The first thing I do is establish, how far to the lands, for the bullet I'm planning on loading. If it's so long, that I can't reach it and keep enough bullet in case, I just load to function in mag and move on.
    If I'm able to load with .010" jump, I start there and establish rifles max and accuracy nodes (modified ladder). I then step back in .020" steps and look for signs of improvement, finalizing with smaller steps. I like to either jump at least .010" or jam by same, I've found if you try to just kiss the lands, any small variations, have more effect.

    Bullet design and intended usage matter too. The following link http://bulletin.accurateshooter.com/...litz-explains/ deals with bullet design.
    Iintended use, can mean hunting or rapid fire, where it's being fed from mag or single loading, where accuracy matters more than ability to feed from mag.

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  • Randy C
    replied
    I have a Browning Bar 11 Safari 308 that shoots exceptional with bullet .015 off the lands, but I have to load them one at a time in the Mag. I have some Rifles it don't make a difference, Most rifles normally get loaded to What the book says, if they shoot good or I duplicate factory loads Because, I have a lot of old rifles that spent most of there life in the pickup and they always brought dinner home with factory ammo.

    I think most people go through the process of trying to make a factory hunting rifle shoot like a custom gun. Its each to there own, I would decide what your wanting out of your rifle. If you go through the accuracy process and shoot up a lot of bullets and find out that factory works best, at least you got some extra range time. You never know you may have a TAC driver in your gun safe.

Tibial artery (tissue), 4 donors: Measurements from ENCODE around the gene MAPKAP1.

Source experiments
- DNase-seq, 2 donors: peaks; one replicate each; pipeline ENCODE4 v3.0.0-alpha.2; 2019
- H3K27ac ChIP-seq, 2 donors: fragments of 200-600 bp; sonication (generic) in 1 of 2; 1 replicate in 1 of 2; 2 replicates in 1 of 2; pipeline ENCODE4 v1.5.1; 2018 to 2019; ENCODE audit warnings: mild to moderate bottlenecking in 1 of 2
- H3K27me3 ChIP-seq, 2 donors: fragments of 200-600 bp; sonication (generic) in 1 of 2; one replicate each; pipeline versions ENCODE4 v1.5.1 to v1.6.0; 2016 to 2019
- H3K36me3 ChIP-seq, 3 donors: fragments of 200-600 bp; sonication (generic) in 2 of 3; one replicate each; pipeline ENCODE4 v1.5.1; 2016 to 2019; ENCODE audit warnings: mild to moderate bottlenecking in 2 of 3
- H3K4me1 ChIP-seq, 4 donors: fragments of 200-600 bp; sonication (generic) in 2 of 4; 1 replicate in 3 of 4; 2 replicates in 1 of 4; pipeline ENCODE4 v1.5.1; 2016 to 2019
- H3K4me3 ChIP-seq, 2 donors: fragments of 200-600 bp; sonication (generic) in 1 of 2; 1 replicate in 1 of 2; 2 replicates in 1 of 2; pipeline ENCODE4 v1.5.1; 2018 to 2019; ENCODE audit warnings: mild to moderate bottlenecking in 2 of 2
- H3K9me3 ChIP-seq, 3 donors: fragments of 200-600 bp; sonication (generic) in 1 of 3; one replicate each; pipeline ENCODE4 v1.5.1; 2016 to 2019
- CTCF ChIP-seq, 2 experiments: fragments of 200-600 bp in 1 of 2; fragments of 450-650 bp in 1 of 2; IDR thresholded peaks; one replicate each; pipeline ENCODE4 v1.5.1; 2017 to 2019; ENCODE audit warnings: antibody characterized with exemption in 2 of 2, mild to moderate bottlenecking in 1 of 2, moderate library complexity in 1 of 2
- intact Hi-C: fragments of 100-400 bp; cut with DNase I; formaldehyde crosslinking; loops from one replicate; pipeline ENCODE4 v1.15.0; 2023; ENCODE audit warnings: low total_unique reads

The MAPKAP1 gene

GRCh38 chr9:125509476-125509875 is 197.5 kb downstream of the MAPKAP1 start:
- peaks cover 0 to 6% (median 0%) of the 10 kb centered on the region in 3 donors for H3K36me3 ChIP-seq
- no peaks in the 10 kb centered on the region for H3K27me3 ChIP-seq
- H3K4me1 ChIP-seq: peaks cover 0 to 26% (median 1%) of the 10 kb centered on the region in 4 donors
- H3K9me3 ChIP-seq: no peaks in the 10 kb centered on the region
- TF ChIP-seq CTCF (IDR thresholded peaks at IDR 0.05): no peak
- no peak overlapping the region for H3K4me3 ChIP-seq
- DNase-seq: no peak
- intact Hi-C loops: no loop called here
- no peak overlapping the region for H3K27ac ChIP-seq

I still have the bug for a custom rifle that I can switch calibers/Barrels with but I spent 6K on my wife's new computer yesterday for our 32nd anniversary. Its a 2018 Apple iMac Pro-2 27" monitor all in one computer with 8 core processor.
    I have a good basis now for my new rifle, My toys always cost double what hers do , It will take me a few weeks to get what I want, Rifle, scope, Lab radar chronograph and 1 mi Bullseye target camera. My eyes cant see the target like they use to.

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  • Silvertip
    replied
    You probablyhave seen a couple of my recent posts that involved that very same issue.
    Here is one and it contains the link to the first where I ask about setting VLD bullets in an AR.
    https://www.handloadersbench.com/for...9-75gr-bullets

    In summary I tried a range of bullets loaded long, ogive set close to the lands and the same bullets set also at magazine length. Although it was a relatively small sample, it seemed to indicate that these bullets were much more accurate with ample jump... IOW set them to mag length. A bolt action or precision target rifle may react differently.

    It also might be the difference in bullet design that has evolved over the years. Many of the current bullets have a different nose design and tangent taper from what was common back in the 60's. That may change the jump alignment requirements to where they are both valid theories... I think it comes down to... try it and see which YOUR rifle and bullet selection prefer.

    I too started reloading in 1963, unfortunately I didn't have the internet to network and find out various info, tips and tricks. Back then we learned by reading manuals, magazine articles, friends stories and experimentation. A pretty slow process in which life often got in the way, so old habits died hard. Now things move a lot faster and technology has helped speed things up, but a lot of the old wisdom still prevails.